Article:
Regulatory Guidance

Transfer of Records

The following are commonly asked questions of the Reguatory Education Specialist regarding the retention and transfer of patient records.

1. I'm an associate at a clinic and am leaving to start my own practice. Can I take the original patient files?

Only if there's a written agreement, between the associate and the clinic owner, stating that the associate is the designated owner of the specified patient records. If a written agreement states that the clinic is the designated owner of original patient records, you can't take those files. (Please note that the College doesn't provide legal advice; consult a lawyer before entering or executing any contracts or agreements.)

2. What if there's no agreement with the clinic owner on who owns the files? Who is entitled to them?

Either party can become the designated owner of patient records. It's the responsibility of all parties to act professionally, and to come to an agreement to ensure records are transferred and retained according to the Standard of Practice for Record Keeping.

It's prudent to ensure the agreement is in writing, and deals specifically with the rights and obligations of each party upon termination of the arrangement. When a practice arrangement between two or more health care practitioners ends, each practitioner is responsible for ensuring that disputes between them do not affect patient care. Therefore, the contract should not:

  • provide any terms that would in any way prejudice the future treatment of patients;
  • limit the access of the patient to their naturopathic patient record; or
  • restrict patients' right to choose - while the original patient record remains in one location, the patient can pick their naturopathic doctor. 

3. What are my obligations when the original files remain at the practice I'm leaving?

You're required to send a notification to patients of a change of address, where their file is located and how they can access it. Member's must also notify the College within 30 days of the change of address.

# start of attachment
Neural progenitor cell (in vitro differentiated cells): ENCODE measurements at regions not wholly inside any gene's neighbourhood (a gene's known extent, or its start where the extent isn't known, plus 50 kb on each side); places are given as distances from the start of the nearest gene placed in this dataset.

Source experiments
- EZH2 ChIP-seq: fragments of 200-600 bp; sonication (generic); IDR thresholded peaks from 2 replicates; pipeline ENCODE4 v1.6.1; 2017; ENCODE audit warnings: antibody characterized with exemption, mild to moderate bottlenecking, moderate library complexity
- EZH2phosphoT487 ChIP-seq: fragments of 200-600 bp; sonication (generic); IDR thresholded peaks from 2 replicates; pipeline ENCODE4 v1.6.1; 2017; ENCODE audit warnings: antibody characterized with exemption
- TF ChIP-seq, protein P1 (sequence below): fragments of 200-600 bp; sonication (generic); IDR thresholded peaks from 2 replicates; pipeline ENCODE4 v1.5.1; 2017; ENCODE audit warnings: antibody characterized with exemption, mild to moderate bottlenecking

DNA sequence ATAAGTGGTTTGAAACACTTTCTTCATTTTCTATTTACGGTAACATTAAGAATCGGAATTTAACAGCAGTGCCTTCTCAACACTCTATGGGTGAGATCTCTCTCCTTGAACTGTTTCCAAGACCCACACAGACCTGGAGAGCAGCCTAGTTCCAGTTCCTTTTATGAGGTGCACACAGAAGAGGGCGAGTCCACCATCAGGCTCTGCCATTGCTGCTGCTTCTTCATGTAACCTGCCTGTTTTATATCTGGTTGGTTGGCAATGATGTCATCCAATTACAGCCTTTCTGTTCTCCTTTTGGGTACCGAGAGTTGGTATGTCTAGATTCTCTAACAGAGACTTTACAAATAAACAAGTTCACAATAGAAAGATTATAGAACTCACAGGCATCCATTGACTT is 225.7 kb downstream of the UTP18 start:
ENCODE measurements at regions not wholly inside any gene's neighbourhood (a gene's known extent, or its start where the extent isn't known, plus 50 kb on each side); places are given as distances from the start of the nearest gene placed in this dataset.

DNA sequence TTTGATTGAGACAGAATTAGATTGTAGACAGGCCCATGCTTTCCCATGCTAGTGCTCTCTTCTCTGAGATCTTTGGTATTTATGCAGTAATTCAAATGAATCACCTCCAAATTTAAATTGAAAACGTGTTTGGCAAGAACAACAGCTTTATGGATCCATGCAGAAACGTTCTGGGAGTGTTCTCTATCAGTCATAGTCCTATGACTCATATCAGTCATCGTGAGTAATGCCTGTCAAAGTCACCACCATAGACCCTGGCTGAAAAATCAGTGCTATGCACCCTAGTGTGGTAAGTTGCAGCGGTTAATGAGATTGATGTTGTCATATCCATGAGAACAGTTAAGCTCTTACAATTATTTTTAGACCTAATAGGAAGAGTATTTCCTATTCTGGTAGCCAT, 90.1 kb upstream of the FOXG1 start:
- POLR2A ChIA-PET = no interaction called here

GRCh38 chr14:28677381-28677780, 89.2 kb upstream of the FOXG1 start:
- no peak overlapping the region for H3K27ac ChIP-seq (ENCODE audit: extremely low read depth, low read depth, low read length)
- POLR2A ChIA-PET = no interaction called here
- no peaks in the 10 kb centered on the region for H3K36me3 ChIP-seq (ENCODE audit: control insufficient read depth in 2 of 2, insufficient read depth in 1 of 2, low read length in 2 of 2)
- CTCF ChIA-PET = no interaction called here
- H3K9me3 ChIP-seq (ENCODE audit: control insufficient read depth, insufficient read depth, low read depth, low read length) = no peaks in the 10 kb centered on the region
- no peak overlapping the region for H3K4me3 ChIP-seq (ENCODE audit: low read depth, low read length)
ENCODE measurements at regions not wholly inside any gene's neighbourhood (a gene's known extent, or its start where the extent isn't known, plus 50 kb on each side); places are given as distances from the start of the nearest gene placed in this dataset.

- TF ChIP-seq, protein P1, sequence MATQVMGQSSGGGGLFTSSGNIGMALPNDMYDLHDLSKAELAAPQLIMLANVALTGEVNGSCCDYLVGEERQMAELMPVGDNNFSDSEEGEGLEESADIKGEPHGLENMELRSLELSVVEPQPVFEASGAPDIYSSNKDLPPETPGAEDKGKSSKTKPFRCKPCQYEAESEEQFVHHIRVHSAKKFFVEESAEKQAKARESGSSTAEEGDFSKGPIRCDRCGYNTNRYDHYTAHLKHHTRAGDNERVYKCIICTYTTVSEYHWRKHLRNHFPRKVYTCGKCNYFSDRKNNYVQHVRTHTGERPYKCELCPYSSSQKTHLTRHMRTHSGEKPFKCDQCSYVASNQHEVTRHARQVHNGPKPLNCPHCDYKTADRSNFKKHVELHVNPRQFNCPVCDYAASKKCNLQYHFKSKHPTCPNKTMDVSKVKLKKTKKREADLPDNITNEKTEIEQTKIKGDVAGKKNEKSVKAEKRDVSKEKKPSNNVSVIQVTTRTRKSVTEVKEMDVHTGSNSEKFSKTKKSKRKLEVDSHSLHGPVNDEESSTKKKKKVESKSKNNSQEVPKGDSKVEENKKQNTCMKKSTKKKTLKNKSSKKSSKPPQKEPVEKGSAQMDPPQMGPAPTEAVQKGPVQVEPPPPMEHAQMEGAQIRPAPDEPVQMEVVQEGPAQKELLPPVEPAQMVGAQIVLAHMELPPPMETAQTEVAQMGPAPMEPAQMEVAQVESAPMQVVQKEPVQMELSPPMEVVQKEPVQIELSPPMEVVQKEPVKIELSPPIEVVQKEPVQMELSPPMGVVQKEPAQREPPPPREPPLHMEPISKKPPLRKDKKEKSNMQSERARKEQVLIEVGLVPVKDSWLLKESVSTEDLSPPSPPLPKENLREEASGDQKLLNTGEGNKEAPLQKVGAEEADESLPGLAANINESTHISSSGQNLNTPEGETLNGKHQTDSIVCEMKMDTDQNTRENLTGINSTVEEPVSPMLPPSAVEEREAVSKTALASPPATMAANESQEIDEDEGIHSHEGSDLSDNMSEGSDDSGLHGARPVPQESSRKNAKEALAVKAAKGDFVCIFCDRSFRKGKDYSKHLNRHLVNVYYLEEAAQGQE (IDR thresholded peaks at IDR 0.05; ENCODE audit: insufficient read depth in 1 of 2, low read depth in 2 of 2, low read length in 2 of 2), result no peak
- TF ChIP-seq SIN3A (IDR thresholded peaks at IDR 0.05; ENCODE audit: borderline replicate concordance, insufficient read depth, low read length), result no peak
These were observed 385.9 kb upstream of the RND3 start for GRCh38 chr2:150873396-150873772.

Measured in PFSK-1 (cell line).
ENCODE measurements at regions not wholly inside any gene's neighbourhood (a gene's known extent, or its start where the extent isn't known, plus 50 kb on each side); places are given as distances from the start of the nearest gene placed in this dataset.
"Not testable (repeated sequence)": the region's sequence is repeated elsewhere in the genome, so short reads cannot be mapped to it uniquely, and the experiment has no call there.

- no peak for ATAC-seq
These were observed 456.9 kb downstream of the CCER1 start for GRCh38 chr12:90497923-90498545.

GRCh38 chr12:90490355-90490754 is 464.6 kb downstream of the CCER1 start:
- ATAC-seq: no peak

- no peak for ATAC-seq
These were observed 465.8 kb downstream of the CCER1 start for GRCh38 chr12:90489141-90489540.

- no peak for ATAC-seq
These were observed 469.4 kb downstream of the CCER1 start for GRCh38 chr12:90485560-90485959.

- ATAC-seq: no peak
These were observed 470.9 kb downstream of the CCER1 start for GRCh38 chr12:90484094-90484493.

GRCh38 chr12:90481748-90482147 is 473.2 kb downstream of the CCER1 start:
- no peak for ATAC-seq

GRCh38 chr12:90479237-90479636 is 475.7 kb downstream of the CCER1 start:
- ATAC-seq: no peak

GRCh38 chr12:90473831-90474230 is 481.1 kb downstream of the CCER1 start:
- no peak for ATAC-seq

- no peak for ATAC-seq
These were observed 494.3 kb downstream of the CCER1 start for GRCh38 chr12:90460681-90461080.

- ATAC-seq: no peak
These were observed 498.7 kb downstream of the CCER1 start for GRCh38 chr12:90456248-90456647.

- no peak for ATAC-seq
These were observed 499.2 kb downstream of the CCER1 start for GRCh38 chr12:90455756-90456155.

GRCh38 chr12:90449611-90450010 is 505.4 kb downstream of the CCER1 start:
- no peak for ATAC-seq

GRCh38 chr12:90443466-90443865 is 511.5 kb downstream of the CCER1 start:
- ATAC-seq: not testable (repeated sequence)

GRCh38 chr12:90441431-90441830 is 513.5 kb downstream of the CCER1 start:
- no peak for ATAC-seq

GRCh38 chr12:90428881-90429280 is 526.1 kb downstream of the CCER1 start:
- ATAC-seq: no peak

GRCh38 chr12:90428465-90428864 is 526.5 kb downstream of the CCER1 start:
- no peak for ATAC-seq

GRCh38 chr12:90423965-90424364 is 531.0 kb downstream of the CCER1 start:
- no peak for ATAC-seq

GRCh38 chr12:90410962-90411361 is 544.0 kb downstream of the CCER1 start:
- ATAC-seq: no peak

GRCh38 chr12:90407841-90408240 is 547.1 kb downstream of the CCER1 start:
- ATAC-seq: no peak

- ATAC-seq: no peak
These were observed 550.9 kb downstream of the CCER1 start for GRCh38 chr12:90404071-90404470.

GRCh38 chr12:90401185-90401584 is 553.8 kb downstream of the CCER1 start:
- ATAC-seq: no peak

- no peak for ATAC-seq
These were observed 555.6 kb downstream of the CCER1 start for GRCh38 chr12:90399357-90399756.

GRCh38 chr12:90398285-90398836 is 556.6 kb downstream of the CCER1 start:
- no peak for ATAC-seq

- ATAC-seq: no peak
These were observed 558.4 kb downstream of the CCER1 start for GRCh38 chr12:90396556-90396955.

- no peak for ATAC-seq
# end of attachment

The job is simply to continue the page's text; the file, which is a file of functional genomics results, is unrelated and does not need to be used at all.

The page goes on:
4. If I'm taking original patient files with me can the previous clinic keep a copy?

Only if the patient consents.

5. What happens if an insurance company requests information about a patient?

A Member must obtain express consent from the patient, or their authorized representative, to provide patient information to anyone else. There are some exceptions to sharing information without consent: when it's required by law, including requests from the regulatory college; when there's a risk of harm to the patient or others; or when another health professional is within the circle of care. Be aware that the insurance company will likely accompany their request with the patient's consent. If the insurance company does not include the consent, you should remind the insurance company that it is required. This will ensure that you are disclosing patient information with the requisite authority.

6. In relation to a complaint, the College has requested the original file of a patient. My previous location has retained the original. What do I do?

It's your obligation to have the current address and contact information of your previous practice location, and to obtain the original copy for the College. The original will be returned to the owner of the file once the College has completed the complaint process.

7. How long do the original files need to be retained? 

  • For adult patients: at least 10 years after the date of the last entry.
  • For patients younger than 18: at least 10 years following the patient's 18th birthday, regardless of the date of the last entry.

8. What do I do with the files after 10 years?

Either keep storing them or destroy them. If destroying the records, do so by shredding, burning, using overwriting software, or some other method to render them illegible and irretrievable. Retain a record of disposal dates and the names of the patients whose records were disposed.


Additional resources:

Standard of Practice for Consent

Informed Consent Guideline